Nine Easy Ways to Make Your Home More Attractive

These days, staging your home involves more than decluttering and inexpensive fix-ups. You can spend big bucks. Or not. The following tips can help you add value to your home:

1. Listen to your real estate agent. He or she views hundreds of houses a year and knows what works.

2. Watch the trends and incorporate them in simple, effective ways. In 2012, buyers will be looking for extra storage and great laundry rooms. Declutter all your closets and add inexpensive but attractive storage in the laundry area. Fresh paint and attractive baskets can go a long way.

3. Position one of today’s colors – any shade of blue from cobalt to turquoise, for example – against neutral walls, either by painting an accent wall or by adding hints of color with accessories.

4. For accessories, try light woods, brass and stone.

5. Switch down your lighting – dimmers create a warm, romantic mood in bedrooms and dining rooms.

6. Hardwood floors are still number one, but sisal and seagrass carpeting are becoming popular.

7. White or off-white kitchen cabinets are still in. Painting cabinets may be labor intensive, but you may avoid that “dated kitchen” label.

8. Stainless steel appliances remain popular, but building them in to match kitchen cabinets is very now.

9. Move out all but essential pieces of furniture. Buyers want to imagine their possessions in your home.

No Granite? Don’t Let That Be a Deal Breaker!

If you’re looking for the perfect house, that huge wish list you’re carrying around may be holding you back – and ultimately could cost you your dream home.

Even the casual HGTV watcher will be familiar with “granite obsession.” Picture this: A real estate agent is showing a couple a house that has great curb appeal in their chosen neighborhood, at a price they can afford. It’s perfect. Or is it?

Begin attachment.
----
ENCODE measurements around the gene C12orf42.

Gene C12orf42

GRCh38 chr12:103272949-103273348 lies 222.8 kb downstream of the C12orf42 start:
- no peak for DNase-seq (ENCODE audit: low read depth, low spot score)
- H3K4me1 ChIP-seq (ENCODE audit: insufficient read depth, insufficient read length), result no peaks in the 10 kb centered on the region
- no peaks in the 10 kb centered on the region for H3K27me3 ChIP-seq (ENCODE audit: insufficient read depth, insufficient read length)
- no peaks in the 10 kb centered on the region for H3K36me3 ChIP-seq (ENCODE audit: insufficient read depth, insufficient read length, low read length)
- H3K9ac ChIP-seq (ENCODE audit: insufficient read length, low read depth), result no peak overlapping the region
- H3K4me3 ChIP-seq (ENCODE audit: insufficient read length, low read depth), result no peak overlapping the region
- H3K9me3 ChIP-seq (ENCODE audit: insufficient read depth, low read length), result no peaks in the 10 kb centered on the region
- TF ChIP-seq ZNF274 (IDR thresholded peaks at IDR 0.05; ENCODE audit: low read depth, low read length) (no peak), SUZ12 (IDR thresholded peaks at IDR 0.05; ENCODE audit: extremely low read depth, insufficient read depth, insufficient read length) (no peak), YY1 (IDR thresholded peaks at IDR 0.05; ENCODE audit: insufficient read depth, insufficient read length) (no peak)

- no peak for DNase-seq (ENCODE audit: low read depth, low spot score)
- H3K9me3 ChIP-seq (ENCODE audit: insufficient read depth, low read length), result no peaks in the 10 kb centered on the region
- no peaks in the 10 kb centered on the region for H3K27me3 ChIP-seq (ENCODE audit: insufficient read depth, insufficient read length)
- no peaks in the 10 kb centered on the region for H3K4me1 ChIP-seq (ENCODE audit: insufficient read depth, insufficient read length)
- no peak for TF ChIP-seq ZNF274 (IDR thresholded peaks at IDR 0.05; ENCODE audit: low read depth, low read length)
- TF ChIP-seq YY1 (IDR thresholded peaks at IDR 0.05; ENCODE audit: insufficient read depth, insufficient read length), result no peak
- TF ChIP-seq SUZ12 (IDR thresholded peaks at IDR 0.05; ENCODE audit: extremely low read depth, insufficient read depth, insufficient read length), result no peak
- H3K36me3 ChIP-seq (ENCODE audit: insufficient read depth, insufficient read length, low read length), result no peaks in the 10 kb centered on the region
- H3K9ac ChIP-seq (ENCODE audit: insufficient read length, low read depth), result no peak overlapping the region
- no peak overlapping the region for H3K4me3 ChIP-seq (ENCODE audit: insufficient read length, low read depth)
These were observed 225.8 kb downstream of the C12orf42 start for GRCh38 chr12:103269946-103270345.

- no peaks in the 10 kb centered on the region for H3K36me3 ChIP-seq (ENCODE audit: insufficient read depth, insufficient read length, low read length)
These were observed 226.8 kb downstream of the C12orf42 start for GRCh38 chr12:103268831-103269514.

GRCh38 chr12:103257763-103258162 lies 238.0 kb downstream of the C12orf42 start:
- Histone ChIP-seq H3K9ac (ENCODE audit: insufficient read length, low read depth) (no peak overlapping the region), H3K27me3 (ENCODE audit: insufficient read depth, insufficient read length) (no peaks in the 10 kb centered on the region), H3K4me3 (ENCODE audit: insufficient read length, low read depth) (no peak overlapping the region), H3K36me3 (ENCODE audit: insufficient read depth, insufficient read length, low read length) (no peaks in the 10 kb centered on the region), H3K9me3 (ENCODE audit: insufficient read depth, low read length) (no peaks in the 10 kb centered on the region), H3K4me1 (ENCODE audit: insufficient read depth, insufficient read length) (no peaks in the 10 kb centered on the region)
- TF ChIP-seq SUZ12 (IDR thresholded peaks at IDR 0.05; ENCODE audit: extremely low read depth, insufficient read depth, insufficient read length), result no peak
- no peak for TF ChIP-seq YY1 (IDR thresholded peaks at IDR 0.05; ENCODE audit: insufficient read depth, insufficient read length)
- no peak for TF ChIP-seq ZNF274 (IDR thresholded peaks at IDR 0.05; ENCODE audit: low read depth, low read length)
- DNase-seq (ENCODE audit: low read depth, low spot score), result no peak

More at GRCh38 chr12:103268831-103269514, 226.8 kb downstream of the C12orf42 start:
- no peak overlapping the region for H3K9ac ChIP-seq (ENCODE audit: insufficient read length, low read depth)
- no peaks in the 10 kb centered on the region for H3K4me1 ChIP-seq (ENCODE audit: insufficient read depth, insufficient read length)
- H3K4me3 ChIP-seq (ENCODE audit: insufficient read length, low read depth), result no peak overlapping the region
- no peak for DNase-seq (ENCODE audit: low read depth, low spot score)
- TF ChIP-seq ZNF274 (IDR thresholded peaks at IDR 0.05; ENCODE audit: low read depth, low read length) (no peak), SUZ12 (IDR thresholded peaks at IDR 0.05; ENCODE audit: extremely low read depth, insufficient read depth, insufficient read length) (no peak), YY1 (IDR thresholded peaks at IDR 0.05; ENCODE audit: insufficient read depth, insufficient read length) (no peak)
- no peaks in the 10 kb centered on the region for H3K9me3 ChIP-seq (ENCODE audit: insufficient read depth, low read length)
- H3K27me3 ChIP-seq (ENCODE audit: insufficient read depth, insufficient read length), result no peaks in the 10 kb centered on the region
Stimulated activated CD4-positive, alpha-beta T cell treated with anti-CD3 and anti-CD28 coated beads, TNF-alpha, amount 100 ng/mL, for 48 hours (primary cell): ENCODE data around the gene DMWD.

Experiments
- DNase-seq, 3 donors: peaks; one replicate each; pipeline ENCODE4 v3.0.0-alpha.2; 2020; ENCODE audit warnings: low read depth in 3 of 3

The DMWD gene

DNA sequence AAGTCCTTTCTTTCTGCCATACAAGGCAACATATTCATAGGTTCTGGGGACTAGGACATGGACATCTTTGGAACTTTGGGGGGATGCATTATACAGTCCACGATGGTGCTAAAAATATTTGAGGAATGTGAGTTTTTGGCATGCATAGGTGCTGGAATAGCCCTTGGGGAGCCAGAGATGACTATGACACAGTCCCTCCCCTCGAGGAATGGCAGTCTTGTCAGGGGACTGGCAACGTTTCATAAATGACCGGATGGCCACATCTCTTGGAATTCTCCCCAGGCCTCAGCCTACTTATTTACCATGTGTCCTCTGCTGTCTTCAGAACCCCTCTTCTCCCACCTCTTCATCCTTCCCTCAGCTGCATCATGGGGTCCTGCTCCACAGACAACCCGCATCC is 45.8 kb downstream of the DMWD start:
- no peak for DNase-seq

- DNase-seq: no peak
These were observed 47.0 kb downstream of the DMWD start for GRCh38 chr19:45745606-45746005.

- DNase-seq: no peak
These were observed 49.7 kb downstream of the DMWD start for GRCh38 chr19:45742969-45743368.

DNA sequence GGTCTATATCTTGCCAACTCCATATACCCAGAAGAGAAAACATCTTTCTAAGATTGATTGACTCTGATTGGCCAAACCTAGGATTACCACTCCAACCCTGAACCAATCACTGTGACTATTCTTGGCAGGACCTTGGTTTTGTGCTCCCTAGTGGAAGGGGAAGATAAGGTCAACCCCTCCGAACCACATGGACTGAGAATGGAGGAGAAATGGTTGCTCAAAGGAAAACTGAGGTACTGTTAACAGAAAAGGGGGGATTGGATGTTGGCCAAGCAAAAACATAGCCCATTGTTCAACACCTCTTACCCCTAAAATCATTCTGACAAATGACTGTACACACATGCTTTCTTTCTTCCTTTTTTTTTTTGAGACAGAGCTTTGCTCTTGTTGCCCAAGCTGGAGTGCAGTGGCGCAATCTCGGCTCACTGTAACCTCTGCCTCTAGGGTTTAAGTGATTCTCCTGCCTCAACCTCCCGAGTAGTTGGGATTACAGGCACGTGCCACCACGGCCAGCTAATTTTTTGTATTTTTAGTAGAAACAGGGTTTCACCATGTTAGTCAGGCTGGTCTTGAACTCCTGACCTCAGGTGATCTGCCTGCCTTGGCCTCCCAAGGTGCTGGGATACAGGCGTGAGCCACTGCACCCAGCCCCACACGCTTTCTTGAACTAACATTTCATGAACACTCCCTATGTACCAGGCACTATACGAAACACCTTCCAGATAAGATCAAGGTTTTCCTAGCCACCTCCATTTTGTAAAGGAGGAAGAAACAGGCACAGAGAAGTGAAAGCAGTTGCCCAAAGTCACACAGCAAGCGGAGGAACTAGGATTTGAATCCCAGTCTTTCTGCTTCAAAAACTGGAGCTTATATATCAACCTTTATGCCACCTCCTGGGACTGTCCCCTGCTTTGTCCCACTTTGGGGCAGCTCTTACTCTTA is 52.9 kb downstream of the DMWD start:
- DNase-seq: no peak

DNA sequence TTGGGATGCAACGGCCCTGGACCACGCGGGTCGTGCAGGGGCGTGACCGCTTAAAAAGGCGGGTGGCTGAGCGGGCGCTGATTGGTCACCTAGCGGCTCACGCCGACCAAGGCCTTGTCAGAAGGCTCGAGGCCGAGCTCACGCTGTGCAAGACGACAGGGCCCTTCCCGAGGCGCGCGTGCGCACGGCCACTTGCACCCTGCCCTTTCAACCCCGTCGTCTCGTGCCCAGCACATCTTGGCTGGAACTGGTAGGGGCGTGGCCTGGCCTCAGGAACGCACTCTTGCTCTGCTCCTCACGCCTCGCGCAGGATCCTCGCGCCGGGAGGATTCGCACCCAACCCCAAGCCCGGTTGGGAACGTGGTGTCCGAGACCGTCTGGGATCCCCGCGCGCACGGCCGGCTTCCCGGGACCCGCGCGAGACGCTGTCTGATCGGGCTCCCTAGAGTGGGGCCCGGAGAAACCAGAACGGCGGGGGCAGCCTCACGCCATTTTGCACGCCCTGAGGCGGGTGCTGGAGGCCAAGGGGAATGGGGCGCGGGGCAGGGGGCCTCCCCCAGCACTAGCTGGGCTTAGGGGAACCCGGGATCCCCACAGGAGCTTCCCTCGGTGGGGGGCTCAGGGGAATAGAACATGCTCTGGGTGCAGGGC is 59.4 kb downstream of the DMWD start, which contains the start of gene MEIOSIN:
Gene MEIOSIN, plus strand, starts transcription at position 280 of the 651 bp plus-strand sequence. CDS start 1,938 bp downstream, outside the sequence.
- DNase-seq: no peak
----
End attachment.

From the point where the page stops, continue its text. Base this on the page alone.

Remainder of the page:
“Hate that fixture,” the husband says, as the couple checks out the dining room.

They pause in the kitchen.

“This has to be completely redone,” he says. “No granite countertops.”

She agrees. The husband and wife nod knowingly at each other, and the real estate agent, who has heard it all before, says to himself, “Granite obsession.”

Despite the home’s obvious advantages, the couple can’t see the forest for the trees … or rather the house for its décor.

Instead of obsessing over paint colors, fixtures and granite countertops, the couple should be asking their real estate agent about the neighborhood; discussing recent energy-saving upgrades and the home’s electrical system; checking for leaks or cracks that may signal a roof repair or foundation problem; and deciding if the floor plan and room sizes will meet their lifestyle needs.

The couple should ask if window coverings are included and if the appliances are in working order. And even if these are not to their tastes, the couple will save a lot of money if they can live with the status quo and not have to buy new appliances, fixtures or drapes immediately.

Got questions?

Ask your real estate agent. He or she can recommend home inspectors, contractors, designers and others you might want to ask for a second opinion.

But don’t hold out for granite, hardwood or high-end appliances. You may never get a second chance at your dream home.